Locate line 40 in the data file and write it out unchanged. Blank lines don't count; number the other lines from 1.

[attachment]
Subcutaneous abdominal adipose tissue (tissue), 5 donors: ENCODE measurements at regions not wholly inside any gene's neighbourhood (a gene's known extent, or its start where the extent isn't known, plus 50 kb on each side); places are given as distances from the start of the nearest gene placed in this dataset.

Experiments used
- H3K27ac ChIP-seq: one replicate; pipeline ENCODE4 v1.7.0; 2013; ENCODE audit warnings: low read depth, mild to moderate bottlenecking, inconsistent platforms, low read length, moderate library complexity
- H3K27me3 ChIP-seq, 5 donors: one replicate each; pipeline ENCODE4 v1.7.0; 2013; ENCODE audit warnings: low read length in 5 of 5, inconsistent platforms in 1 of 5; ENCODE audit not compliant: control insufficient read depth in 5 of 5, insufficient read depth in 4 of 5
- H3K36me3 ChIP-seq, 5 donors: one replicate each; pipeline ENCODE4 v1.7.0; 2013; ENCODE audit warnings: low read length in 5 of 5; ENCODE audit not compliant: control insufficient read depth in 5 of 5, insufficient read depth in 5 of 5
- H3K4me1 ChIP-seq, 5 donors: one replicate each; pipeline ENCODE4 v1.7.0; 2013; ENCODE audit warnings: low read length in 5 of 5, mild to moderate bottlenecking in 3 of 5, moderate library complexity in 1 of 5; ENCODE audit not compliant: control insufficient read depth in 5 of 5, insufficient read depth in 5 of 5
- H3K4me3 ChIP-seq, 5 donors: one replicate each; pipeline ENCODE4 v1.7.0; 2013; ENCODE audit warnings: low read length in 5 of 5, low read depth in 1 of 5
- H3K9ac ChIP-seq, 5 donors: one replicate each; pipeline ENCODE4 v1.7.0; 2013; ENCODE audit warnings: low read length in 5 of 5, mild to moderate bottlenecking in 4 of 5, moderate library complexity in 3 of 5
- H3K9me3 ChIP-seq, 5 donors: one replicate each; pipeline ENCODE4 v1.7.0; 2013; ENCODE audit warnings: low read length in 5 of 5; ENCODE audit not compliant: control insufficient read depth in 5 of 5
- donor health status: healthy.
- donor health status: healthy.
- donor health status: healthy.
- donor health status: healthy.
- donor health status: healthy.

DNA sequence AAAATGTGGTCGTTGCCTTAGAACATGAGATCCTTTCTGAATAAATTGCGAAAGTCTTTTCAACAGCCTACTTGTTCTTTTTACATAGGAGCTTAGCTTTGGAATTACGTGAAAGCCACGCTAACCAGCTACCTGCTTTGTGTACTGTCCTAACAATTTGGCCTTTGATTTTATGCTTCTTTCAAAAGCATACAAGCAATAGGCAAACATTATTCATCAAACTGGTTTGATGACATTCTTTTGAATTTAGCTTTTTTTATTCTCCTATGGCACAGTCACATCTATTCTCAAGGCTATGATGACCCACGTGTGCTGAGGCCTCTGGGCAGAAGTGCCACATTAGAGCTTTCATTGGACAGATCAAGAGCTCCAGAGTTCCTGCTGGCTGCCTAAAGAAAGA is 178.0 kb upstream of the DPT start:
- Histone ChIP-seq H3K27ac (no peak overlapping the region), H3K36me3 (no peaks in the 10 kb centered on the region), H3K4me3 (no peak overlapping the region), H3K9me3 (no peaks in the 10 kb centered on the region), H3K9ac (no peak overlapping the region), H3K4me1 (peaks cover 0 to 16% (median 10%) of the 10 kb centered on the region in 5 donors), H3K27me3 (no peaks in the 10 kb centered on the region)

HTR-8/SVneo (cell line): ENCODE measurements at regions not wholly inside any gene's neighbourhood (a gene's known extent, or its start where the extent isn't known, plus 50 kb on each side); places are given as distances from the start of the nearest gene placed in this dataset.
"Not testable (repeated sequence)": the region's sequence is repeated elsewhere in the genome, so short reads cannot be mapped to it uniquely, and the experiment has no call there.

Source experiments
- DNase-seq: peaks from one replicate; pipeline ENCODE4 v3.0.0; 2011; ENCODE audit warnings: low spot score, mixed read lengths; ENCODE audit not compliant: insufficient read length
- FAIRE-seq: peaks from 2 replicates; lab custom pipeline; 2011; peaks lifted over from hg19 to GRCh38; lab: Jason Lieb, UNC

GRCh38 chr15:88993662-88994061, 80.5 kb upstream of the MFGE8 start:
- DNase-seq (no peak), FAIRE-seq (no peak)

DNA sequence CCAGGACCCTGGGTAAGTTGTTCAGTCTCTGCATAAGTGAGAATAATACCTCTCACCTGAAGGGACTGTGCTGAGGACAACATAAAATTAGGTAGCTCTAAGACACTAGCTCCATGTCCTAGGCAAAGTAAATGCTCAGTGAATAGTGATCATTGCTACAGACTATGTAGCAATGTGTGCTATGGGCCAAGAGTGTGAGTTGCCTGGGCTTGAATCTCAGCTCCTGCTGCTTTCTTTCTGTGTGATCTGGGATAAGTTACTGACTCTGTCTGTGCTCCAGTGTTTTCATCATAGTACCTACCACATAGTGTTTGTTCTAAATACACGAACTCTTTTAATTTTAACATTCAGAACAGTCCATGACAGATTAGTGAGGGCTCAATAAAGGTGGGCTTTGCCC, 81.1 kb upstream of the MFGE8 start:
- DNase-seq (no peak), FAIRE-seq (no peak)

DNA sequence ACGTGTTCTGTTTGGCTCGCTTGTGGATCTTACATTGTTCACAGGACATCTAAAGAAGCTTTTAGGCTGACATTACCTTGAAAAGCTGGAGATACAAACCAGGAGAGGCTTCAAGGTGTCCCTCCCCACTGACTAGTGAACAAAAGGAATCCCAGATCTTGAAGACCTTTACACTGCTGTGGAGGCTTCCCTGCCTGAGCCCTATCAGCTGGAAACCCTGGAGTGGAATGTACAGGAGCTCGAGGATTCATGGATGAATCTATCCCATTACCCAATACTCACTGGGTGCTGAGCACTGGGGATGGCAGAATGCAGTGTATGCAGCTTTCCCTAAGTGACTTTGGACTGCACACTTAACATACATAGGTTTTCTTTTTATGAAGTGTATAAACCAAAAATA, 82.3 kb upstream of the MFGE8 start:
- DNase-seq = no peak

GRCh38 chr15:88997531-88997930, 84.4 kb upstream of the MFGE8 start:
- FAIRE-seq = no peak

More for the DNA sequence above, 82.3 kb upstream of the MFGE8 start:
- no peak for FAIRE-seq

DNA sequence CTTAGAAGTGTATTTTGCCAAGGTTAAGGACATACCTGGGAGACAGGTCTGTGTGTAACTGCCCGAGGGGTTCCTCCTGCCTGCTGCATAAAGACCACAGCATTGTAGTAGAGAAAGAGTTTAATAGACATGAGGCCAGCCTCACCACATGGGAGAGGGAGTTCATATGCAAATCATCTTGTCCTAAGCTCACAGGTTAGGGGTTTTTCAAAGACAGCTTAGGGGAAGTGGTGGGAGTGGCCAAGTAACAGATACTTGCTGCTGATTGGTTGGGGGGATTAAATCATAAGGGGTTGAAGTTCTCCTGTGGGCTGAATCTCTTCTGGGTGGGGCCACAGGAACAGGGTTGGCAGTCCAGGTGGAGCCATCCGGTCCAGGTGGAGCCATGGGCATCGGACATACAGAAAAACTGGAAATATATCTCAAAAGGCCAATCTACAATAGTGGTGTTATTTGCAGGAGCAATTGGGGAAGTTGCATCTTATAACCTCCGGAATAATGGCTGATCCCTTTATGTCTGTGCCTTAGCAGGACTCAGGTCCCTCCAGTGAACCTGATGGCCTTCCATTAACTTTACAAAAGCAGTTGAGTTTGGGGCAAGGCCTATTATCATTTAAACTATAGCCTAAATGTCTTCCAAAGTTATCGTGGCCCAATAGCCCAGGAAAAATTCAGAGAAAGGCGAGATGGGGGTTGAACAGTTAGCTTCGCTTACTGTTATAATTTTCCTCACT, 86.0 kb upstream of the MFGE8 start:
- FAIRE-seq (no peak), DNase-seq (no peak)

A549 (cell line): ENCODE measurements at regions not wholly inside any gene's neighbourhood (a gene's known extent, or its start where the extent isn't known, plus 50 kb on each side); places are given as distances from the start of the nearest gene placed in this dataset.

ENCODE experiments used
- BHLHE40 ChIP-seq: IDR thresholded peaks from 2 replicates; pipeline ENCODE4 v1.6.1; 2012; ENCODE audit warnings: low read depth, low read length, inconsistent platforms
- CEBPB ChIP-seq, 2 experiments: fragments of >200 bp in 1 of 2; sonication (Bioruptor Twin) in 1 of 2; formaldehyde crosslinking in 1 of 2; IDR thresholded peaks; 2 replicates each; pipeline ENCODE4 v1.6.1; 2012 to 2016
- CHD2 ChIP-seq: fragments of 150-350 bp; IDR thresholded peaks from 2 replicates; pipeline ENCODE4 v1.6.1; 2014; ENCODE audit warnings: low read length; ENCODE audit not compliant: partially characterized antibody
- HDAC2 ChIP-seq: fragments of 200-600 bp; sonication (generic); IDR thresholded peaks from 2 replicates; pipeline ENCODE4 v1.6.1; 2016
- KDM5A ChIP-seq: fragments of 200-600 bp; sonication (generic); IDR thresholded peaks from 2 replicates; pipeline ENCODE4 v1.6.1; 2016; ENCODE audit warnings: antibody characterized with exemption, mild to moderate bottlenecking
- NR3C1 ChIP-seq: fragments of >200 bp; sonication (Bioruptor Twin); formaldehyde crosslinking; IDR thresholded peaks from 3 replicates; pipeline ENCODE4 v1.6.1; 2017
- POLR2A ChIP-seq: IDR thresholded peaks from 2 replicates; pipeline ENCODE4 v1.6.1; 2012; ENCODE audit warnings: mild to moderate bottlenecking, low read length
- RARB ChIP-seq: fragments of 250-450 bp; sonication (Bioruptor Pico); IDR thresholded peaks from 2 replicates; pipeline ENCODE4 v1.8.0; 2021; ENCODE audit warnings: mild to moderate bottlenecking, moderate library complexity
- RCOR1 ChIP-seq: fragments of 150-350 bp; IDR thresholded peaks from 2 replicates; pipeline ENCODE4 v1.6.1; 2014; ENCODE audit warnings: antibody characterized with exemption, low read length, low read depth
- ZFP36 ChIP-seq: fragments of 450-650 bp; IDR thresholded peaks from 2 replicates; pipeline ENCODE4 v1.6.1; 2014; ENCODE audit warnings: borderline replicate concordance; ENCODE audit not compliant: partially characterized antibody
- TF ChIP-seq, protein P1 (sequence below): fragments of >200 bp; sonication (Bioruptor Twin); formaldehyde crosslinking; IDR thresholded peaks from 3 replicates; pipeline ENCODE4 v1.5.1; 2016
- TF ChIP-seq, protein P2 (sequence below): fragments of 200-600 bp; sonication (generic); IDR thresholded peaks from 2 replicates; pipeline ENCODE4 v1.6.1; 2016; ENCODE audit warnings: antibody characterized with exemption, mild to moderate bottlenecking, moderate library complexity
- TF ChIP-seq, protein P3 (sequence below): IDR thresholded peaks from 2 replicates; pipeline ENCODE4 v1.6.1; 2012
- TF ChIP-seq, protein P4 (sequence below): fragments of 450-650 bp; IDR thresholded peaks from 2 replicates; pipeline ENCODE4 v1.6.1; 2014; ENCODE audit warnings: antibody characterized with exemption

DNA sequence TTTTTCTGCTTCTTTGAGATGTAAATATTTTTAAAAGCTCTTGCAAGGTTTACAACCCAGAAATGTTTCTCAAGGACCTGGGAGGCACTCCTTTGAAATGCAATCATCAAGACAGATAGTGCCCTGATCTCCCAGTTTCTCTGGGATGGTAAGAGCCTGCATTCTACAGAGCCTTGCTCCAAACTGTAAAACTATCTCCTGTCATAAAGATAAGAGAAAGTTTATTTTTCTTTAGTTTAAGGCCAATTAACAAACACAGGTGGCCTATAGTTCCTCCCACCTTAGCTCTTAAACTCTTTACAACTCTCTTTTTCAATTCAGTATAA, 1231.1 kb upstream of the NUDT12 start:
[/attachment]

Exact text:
- KDM5A ChIP-seq: fragments of 200-600 bp; sonication (generic); IDR thresholded peaks from 2 replicates; pipeline ENCODE4 v1.6.1; 2016; ENCODE audit warnings: antibody characterized with exemption, mild to moderate bottlenecking